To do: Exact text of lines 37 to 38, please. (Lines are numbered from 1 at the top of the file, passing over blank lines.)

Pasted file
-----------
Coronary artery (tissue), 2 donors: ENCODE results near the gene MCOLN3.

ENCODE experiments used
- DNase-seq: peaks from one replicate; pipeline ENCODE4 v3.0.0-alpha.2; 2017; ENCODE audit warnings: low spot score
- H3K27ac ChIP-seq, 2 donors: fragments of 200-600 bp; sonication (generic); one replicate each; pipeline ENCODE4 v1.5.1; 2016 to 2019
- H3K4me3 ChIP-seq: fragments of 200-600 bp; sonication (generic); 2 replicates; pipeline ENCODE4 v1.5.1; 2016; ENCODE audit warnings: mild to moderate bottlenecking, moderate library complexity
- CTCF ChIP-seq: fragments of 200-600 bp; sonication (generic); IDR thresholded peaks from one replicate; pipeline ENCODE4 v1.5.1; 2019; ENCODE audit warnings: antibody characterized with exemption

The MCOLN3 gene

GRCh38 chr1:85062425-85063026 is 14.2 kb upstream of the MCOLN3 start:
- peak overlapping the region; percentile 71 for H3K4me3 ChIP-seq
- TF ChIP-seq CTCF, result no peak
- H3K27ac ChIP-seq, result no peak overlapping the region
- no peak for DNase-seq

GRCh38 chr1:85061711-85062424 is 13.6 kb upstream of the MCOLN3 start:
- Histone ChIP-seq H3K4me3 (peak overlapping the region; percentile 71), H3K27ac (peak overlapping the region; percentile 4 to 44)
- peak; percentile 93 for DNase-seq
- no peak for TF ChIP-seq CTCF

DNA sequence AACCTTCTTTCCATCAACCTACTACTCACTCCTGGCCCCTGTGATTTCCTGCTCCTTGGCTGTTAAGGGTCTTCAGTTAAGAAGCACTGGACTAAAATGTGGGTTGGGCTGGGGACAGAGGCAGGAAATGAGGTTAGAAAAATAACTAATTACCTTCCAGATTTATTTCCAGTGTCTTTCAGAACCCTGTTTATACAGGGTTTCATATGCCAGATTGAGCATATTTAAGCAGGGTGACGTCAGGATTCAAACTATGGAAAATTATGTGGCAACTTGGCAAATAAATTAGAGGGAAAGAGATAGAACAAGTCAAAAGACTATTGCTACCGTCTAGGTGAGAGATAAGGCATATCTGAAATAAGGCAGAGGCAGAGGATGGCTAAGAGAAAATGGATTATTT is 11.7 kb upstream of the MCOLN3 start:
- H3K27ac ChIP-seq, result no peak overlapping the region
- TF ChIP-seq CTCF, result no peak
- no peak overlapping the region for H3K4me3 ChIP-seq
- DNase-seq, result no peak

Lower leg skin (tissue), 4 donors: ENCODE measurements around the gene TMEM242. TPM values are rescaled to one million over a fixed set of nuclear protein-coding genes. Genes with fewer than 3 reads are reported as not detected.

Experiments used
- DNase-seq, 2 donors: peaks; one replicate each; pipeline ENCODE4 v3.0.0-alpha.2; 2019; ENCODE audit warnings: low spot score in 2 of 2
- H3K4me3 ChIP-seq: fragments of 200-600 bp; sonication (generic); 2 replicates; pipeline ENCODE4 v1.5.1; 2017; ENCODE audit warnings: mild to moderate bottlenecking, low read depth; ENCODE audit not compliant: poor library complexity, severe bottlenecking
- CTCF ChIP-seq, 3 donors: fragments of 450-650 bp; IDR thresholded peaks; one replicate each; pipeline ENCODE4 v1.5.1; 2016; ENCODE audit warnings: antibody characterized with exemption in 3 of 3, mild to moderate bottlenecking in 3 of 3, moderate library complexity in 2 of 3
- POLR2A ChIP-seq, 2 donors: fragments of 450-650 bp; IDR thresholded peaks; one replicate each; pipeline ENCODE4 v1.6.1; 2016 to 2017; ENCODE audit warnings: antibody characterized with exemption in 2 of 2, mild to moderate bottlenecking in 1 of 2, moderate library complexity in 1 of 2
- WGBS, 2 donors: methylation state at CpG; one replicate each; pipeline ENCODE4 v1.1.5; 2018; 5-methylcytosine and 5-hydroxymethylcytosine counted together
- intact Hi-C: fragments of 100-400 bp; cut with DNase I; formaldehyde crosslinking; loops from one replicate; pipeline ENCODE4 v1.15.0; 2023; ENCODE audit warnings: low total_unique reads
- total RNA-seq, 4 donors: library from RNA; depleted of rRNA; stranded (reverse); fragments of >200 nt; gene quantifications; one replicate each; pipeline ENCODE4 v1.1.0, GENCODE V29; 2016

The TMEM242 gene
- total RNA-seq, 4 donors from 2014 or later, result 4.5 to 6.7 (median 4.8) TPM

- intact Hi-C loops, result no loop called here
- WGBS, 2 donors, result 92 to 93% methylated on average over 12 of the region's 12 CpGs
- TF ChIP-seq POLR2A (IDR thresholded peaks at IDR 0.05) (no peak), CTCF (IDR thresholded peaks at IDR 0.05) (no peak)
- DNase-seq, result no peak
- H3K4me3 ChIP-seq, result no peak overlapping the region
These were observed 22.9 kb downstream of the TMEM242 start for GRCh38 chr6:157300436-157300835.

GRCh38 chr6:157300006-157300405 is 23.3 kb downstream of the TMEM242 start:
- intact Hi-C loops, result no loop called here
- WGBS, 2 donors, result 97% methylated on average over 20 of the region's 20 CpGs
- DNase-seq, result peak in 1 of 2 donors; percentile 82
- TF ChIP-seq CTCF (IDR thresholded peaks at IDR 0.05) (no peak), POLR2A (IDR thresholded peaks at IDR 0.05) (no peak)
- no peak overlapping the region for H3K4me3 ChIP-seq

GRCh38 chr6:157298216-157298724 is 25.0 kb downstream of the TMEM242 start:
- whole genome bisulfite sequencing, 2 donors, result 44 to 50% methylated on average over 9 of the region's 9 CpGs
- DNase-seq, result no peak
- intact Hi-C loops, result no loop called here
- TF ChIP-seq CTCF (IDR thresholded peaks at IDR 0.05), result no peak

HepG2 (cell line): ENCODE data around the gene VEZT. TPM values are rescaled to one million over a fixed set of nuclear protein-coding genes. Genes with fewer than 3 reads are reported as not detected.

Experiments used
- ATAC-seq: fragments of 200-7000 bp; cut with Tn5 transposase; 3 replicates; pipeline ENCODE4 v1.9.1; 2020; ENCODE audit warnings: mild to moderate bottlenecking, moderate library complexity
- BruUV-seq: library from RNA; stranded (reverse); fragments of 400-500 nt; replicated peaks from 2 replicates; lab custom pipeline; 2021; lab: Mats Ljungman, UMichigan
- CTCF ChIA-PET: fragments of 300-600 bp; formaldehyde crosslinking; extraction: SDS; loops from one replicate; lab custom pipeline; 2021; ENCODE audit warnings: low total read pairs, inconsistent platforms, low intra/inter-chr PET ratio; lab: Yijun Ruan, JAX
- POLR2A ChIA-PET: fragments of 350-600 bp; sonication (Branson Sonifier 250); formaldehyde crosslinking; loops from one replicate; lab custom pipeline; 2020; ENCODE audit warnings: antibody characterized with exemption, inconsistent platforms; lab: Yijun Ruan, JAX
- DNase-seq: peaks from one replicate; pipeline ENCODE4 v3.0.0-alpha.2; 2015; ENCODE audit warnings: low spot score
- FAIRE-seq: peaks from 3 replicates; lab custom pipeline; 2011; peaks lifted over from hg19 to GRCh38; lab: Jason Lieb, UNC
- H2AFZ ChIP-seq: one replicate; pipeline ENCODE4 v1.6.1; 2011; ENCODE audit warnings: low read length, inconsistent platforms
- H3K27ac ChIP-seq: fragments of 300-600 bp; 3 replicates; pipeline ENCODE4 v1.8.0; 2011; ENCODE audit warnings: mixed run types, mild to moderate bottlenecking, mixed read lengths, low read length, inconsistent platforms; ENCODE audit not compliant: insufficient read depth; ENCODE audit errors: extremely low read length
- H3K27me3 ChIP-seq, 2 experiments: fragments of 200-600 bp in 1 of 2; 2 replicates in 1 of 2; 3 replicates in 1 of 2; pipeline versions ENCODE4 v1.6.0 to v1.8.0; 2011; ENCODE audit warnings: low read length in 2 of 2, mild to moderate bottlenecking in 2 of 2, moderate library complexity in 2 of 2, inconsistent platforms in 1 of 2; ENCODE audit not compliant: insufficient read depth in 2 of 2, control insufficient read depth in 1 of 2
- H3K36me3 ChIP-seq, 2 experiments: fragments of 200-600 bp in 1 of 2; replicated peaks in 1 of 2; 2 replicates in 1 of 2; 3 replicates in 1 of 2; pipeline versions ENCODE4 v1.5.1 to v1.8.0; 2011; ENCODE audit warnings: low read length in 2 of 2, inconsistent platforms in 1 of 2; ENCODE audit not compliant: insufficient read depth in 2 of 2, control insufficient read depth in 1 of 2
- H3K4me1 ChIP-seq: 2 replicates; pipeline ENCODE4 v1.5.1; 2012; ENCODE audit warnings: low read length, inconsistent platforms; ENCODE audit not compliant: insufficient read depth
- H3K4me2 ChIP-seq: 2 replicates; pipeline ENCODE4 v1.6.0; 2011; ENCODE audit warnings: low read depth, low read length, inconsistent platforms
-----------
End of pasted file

- H3K4me3 ChIP-seq, result no peak overlapping the region
These were observed 22.9 kb downstream of the TMEM242 start for GRCh38 chr6:157300436-157300835.